Russia limits U.S. options in Syria

Russia limits U.S. options in Syria
An Iraqi artist touches up a painting of Vladimir Putin in his studio in Baghdad on Oct. 7. Putin's popularity has soared in Iraq since Russia joined the fray in Syria with an aerial campaign and dispatched intelligence officials to Baghdad. (Sabah Arar / AFP/Getty Images)

The Obama administration may be right that Russia's decision to intervene militarily in Syria will backfire against Vladimir Putin. But for now the audacious Russian president has succeeded in altering events in that country's civil war to his advantage, reestablishing Russia as a regional power and, probably not least from his perspective, embarrassing the United States.

The administration apparently lacked intelligence about Russian intentions or, if it did know that Putin was planning a major operation to rescue Syrian President Bashar Assad, it was unable to dissuade him. The U.S. now must contend not only with the reckless Russian military intervention in Syria but also with a diplomatic offensive by Moscow that has won favor with the government of Iraq, a supposed U.S. ally. Some Iraqi politicians are even inviting Russia to launch airstrikes against Islamic State in that country. Iraq is already sharing intelligence with Russia and Syria.


The depressing truth is that there isn't much Obama can do to prevent Russia from intervening in a civil war in which the United States also has taken sides.

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That isn't all. The administration's halting and halfhearted efforts to build up "moderate" fighters in Syria to take on Islamic State have made it easy for Putin to argue that the superior strategy for suppressing that group is to shore up Assad. Never mind that Assad's brutal suppression of peaceful protests helped energize Islamic State and other extremists and contributed to a hemorrhage of refugees.

The depressing truth is that there isn't much Obama can do to prevent Russia from intervening in a civil war in which the United States also has taken sides (albeit to little effect). Still, the U.S. and its allies should resist Putin's attempt to hijack the campaign against Islamic State for his own purposes and they must make it clear that there are limits to what he can do in his attempt to reclaim superpower status for Russia.

On the first point, the U.S. rightly is rejecting Putin's assertion that the best way to defeat Islamic State is to support Assad. Secretary of Defense Ashton Carter says that the U.S. will coordinate with Russia in Syria only to the extent of holding "technical discussions" to ensure that U.S. and Russian aircraft stay out of each other's way. Meanwhile, the U.S. will continue its efforts to "degrade and ultimately destroy" Islamic State in Syria and Iraq.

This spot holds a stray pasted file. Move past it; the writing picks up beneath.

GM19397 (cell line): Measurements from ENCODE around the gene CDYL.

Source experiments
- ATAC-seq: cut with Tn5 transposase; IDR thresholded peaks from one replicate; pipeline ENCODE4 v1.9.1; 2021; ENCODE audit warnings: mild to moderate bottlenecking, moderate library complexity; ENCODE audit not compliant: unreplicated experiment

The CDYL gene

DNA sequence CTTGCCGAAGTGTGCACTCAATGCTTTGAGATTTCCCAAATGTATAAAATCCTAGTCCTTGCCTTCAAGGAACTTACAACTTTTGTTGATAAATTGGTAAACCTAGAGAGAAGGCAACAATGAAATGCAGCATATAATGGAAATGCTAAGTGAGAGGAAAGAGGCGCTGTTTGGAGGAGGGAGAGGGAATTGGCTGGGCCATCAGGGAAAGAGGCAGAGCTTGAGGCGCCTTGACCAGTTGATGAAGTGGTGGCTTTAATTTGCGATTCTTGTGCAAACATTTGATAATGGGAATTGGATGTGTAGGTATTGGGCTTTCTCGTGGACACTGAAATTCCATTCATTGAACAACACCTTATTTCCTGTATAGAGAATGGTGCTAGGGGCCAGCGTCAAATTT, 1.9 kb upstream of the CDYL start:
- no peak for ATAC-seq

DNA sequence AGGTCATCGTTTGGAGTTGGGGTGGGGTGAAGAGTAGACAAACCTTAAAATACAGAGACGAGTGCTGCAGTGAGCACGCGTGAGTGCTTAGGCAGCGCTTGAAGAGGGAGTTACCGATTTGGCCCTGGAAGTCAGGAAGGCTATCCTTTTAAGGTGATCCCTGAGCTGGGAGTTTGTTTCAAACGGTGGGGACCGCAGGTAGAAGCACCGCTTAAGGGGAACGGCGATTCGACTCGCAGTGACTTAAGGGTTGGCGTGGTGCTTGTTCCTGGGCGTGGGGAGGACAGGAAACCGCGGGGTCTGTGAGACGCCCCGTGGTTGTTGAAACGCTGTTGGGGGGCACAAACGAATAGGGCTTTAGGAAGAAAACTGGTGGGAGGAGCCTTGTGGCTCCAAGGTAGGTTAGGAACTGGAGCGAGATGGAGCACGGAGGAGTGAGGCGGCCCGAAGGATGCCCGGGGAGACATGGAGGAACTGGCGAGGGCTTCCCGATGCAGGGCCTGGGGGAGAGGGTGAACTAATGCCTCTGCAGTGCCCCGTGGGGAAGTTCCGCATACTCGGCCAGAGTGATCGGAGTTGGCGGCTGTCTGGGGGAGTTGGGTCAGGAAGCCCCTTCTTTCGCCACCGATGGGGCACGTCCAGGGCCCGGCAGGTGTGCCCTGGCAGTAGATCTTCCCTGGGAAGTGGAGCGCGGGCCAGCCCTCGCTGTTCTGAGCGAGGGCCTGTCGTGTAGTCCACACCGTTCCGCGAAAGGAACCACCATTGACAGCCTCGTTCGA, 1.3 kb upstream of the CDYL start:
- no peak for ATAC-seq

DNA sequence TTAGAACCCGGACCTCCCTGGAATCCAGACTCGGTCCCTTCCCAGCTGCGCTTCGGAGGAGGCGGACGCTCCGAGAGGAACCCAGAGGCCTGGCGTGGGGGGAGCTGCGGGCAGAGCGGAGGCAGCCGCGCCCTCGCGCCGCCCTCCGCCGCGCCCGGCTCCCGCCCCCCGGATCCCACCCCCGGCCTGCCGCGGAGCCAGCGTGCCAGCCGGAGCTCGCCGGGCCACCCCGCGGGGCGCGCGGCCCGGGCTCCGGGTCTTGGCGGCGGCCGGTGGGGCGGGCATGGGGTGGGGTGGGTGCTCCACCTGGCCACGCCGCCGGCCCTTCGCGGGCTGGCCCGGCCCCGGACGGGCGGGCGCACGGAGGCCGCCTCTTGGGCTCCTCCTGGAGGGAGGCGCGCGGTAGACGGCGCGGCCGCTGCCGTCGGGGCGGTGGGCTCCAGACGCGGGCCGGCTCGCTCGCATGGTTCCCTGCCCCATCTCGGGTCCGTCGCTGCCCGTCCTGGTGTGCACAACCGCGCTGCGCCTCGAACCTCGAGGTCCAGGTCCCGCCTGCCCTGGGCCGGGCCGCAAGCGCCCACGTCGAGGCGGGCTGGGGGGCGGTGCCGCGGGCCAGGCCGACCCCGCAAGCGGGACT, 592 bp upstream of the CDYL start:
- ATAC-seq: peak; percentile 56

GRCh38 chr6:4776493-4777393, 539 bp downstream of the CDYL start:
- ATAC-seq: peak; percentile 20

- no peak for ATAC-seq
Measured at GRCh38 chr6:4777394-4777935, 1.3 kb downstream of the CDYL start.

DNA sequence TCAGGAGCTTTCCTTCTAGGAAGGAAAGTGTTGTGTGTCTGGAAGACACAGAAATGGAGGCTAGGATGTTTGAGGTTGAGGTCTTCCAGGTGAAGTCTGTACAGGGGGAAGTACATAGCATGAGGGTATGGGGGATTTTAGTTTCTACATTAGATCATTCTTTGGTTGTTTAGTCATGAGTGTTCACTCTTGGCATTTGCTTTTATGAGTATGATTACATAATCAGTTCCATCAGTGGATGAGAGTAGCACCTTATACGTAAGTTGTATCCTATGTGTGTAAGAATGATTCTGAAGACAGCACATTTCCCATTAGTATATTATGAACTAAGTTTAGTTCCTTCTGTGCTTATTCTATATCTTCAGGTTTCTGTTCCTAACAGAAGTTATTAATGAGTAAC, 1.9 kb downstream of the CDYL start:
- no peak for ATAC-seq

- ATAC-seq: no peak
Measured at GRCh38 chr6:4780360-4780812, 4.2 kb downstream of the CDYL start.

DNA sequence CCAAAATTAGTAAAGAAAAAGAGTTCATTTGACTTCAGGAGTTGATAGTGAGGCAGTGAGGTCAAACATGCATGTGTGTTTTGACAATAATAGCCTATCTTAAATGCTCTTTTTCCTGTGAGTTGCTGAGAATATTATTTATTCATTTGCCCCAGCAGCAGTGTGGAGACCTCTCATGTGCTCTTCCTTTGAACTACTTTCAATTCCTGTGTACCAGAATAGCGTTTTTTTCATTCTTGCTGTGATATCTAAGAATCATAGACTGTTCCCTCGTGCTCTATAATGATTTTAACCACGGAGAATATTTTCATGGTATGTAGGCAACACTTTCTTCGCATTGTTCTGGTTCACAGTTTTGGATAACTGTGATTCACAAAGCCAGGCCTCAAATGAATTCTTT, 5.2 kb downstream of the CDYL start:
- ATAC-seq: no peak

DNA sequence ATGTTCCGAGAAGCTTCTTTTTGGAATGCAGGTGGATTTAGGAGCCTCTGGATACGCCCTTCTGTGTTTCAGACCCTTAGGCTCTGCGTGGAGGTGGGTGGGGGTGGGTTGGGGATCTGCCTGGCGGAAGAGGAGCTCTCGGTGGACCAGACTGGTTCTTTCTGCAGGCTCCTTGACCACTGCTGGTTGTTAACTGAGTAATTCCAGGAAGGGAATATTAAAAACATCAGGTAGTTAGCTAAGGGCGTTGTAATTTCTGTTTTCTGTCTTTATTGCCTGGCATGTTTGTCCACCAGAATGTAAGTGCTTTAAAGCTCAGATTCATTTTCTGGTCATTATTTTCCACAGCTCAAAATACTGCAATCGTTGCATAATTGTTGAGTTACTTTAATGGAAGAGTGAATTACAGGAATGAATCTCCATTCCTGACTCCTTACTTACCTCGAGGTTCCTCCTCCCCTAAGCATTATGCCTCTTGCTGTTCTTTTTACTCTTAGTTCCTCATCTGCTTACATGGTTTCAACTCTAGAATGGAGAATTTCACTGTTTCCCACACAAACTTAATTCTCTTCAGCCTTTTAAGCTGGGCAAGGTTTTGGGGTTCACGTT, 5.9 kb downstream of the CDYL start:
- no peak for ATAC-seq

Beyond that, U.S. options are limited. When President Obama said the other day that the U.S. wouldn't engage in a "proxy war" with Russia in Syria, he was making a virtue out of necessity. Even before the emergence of Islamic State, identifying and arming "moderate" anti-Assad forces was a problematic strategy.

While Putin is wrong to suggest that all of Assad's opponents are terrorists or Islamic extremists, the line between "moderate" and "extreme" forces can be a shifting one.

Another proposal — endorsed by Hillary Rodham Clinton — is that the U.S. establish a no-fly zone in Syria that would protect civilians from attack by Assad's forces and Islamic State. But, as Clinton later acknowledged, that would be impractical without acquiescence by Russia, which has rejected the idea as a violation of Syria's sovereignty and probably would see it as a challenge to its own freedom of movement. Creation of such a zone could risk a direct conflict between the U.S. and Russia.

In the past, there have been hints that Russia might help negotiate a political settlement of the civil war in Syria in which Assad would agree to eventually step down or at least share power with some of his opponents. That still might be a possibility — and the U.S. should continue to explore it — but Russia's actions in the last 10 days have strengthened Assad's bargaining power.

Beyond its consequences for Syria, Russia's offensive is part of a larger attempt to assert influence that the U.S. and its allies need to counter. Last week, NATO defense ministers announced that they had stepped up security measures in member states in Central and Eastern Europe already nervous because of Russian incursions into Ukraine. NATO also must shore up the defenses of Turkey, whose airspace was violated by Russian warplanes in what Moscow said was a mistake caused by bad weather.

As for Syria, Russia's intervention is unlikely to end — and could exacerbate — a conflict that has cost more as many as 200,000 lives and uprooted millions of people. Far from saving Syria, Putin may have prolonged its agony.

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